Utilizing the Locality Sensitive Hashing (LSH) method  a process that enables approximate nearest neighbor search by representing high dimensional data in a reduced dimensional space  necessitates us to “explode” the
__signatures
column to visualize the position data of each text slice. We then group and set to cluster hash values.clusters = ( embedded.explode("__signatures") .groupby("__signatures", sort=False)["__id"] .apply(set) )
 Next, we construct the Union Find. All preceding dataframe operations can be distributed, with each chunk calculating its concatenation set. However, a global concatenation set is necessary for deduplication, requiring us to merge all sets after calculation. As this is the only nondistributable step in our deduplication algorithm, we use a Cythonbased concatenation set to expedite computation.
for cluster in clusters: if len(cluster) <= 1: continue idx = min(cluster) for x in cluster: op.union_find.union_(x, idx)
 Upon global union find construction, we deduplicate the original text using
dataframe.map
and finally drop signatures column__dedup_id
.res = input_data[ input_data["__dedup_id"].map(lambda x: op.union_find.find(x) == x) ].drop(columns="__dedup_id")
Here is an animation that neatly summarizes the above steps:
Benchmark
We subjected our algorithm to rigorous testing on oscar2201’s Chinese dataset, utilizing the formidable computational power of AWS’s r5a.16xlarge machine, which boasts 64 cores and 512GB memory. The results are enumerated below:
Size  PreDeduplication Rows  PostDeduplication Rows  Time 

1GB  68,000  62,250  50s 
10GB  666,000  559,420  172s 
50GB  3,120,337  2,387,421  572s 
100GB  6,292,027  4,603,959  1,073s 
We further pushed the boundaries by running distributed tests on the same dataset. This time, we employed AWS’s r6i.8xlarge machine, which features 32 cores and 256GB memory. The figures recorded were as follows:
Size  Pre/PostDeduplication Rows  Node Num  Time 

500GB  31,385,092 / 20,380,655  5  1,174s 
500GB   Same   7  938s 
500GB   Same   10  683s 
500GB   Same   15  550s 
The results unambiguously demonstrate a robust deduplication speed that scales adeptly with an increase in node counts. However, we do observe a tapering in performance improvement as we move from 10 to 15 nodes. This marginal slowdown can be attributed to the inherent algorithmic challenge posed by merging local disjointsets from each chunk for text deduplication. While this minhashbased operation is necessary on a global scale, its execution in a distributed setting isn’t feasible, thereby introducing a ceiling to time reduction at larger node counts.
It’s worth noting that harnessing the power of multiple nodes with xorbits is a relatively straightforward task. For those who are interested in implementing such a solution, a comprehensive guide is available at the following link: cluster deployment. We hope that this will serve as a valuable resource in your deduplication journey.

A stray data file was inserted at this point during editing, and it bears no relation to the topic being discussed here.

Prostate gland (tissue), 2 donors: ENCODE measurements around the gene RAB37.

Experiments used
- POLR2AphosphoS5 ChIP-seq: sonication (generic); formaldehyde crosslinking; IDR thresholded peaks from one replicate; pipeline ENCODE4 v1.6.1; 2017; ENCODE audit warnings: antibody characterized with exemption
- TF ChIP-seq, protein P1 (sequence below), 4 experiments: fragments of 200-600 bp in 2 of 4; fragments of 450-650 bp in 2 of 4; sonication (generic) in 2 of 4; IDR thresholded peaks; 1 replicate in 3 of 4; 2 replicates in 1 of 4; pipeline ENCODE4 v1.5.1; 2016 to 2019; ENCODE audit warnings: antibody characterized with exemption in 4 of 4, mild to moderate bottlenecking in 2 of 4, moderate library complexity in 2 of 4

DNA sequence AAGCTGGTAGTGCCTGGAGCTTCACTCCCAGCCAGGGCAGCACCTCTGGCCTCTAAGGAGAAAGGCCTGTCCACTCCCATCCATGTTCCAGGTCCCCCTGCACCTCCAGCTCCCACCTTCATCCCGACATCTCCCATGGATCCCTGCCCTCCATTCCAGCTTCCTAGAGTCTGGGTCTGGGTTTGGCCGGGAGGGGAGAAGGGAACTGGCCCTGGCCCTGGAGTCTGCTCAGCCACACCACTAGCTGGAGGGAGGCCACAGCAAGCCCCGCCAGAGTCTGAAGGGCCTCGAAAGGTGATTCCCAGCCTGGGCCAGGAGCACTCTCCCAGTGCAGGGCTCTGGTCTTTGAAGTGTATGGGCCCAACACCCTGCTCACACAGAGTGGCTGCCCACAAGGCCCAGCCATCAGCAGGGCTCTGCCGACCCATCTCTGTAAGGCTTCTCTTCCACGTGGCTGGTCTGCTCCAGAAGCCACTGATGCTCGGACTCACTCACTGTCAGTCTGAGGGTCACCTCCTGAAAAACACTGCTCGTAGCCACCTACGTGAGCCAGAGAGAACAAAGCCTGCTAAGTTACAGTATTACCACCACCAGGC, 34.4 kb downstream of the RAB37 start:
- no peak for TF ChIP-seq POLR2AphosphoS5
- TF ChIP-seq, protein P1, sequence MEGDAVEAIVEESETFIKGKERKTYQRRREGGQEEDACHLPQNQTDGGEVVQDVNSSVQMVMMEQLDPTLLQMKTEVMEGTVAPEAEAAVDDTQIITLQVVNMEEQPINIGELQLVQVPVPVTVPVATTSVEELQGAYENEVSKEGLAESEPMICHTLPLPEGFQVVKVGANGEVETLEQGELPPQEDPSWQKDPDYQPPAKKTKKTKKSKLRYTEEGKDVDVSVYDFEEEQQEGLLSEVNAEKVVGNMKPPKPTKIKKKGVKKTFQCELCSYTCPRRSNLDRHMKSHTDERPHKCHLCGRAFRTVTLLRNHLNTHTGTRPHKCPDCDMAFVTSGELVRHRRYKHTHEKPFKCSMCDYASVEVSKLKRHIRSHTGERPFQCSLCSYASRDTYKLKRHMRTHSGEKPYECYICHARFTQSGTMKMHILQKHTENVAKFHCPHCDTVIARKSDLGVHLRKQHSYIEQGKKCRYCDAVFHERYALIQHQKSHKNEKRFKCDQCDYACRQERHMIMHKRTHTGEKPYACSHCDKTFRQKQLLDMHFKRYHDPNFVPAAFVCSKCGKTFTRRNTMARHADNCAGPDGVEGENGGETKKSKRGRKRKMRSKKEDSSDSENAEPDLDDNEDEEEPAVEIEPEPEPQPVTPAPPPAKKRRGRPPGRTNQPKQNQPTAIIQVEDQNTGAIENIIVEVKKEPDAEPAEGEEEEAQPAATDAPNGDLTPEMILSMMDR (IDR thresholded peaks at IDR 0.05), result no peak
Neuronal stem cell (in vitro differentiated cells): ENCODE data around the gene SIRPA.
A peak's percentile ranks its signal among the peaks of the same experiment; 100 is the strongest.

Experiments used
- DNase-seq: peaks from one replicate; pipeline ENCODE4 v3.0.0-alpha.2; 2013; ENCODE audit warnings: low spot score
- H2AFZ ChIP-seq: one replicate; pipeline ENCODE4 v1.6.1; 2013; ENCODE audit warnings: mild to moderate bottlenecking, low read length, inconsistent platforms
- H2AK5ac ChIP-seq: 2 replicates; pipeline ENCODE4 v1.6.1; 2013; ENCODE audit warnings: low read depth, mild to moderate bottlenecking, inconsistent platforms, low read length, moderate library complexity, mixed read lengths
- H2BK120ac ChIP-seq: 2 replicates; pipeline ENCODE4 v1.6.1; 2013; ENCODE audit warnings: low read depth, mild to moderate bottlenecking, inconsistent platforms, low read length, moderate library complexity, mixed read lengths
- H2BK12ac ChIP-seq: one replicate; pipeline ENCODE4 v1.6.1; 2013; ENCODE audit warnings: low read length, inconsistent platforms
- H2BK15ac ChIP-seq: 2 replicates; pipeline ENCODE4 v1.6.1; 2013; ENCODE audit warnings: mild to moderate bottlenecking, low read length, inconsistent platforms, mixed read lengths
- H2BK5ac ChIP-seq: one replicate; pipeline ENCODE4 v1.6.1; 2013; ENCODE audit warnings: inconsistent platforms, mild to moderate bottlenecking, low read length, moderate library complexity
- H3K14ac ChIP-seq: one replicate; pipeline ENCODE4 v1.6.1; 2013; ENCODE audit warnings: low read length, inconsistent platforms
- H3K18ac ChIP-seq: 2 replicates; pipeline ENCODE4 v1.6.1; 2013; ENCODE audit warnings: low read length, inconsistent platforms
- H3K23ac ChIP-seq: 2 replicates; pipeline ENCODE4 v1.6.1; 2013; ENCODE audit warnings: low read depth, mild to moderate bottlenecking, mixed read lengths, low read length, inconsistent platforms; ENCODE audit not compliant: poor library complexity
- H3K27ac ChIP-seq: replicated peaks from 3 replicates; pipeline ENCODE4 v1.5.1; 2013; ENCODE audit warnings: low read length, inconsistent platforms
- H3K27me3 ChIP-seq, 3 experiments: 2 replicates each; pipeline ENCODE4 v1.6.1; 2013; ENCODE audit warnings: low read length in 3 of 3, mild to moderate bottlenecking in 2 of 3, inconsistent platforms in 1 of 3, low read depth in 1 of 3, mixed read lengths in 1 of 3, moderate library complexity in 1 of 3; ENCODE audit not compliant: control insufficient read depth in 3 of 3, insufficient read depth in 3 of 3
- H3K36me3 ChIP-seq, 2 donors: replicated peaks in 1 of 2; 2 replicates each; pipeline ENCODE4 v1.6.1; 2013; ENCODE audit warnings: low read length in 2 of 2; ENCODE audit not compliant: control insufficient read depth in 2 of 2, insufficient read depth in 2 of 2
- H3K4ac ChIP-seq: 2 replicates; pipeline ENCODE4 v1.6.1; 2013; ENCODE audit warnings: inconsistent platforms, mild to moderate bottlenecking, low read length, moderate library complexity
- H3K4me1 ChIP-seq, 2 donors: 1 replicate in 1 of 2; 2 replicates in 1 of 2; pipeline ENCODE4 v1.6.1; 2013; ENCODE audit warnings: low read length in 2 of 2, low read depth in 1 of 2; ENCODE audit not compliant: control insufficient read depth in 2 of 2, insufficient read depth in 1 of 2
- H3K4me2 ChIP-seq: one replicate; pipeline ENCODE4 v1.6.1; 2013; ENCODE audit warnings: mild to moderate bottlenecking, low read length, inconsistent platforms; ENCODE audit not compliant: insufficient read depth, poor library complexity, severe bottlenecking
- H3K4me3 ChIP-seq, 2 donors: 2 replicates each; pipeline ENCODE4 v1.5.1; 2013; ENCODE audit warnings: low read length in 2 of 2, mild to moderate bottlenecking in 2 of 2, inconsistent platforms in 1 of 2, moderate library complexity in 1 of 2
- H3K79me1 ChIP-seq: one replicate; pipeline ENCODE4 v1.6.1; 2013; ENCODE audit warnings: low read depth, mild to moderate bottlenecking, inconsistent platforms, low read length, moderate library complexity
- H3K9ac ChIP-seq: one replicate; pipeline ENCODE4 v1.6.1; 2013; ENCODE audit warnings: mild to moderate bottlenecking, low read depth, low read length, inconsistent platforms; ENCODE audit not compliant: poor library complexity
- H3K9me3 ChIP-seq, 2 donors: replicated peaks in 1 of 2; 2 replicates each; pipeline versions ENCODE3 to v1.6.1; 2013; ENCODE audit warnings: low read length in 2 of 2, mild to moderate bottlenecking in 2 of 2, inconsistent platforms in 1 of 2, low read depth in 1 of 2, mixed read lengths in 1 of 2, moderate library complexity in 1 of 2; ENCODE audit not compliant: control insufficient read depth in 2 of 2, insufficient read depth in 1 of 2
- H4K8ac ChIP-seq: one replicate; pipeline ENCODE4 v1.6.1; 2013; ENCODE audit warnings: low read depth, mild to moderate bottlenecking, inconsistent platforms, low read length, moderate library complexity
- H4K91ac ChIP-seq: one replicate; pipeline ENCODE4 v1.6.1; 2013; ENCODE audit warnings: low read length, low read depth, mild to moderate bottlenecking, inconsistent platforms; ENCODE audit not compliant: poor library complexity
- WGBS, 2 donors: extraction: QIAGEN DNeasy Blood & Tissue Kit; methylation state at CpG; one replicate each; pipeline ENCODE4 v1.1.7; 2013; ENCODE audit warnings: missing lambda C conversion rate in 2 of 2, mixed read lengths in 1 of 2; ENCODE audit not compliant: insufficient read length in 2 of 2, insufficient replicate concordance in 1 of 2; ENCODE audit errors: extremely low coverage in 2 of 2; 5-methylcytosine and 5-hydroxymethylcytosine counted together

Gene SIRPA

Future Work
In our existing architecture, deduplication requires the dataset to be stored locally or on a cloud server, accessed via xorbits.pandas.read_csv
or read_parquet
. While proficient, we continually aspire to improve user experience and performance. We’re excited to reveal that we’re integrating our system with Hugging Face’s datasets  a robust library for largescale machine learning datasets, streamlining and accelerating data reading procedures. Not stopping there, we aim to diversify our text feature extraction techniques beyond ngrams, to include methods like TFIDF. Additionally, we plan to introduce alternative hashing methodologies, such as SimHash, further enhancing the flexibility and effectiveness of our deduplication workflow.
If you’re as thrilled as we are about this upcoming improvement, stay tuned!
Conclusion
The importance of scalable text deduplication cannot be overstated, given the expanding size of language datasets. Xorbits fills a vital gap with its easytouse pandas DataFrame deduplication interface, enabling both single and multinode deduplication for large datasets, thus resolving performance issues of standalone machines. We encourage users seeking efficient and effective text deduplication to adopt Xorbits, an indispensable solution for data scientists and ML engineers.
Reference
1: Nikhil Kandpal, Eric Wallace, Colin Raffel, Deduplicating Training Data Mitigates Privacy Risks in Language Models, 2022
2: Katherine Lee, Daphne Ippolito, et al., Deduplicating Training Data Makes Language Models Better, 2022
3: Abadji Julien, Ortiz Suarez Pedro, et al. Towards a Cleaner DocumentOriented Multilingual Crawled Corpus, 2022
4: Bharat Ramanathan, Processing Data for Large Language Models, 2022
5: Gowthami Somepalli, et al., Diffusion Art or Digital Forgery? Investigating Data Replication in Diffusion Models, 2022
6: Some code adapted from https://github.com/ChenghaoMou/textdedup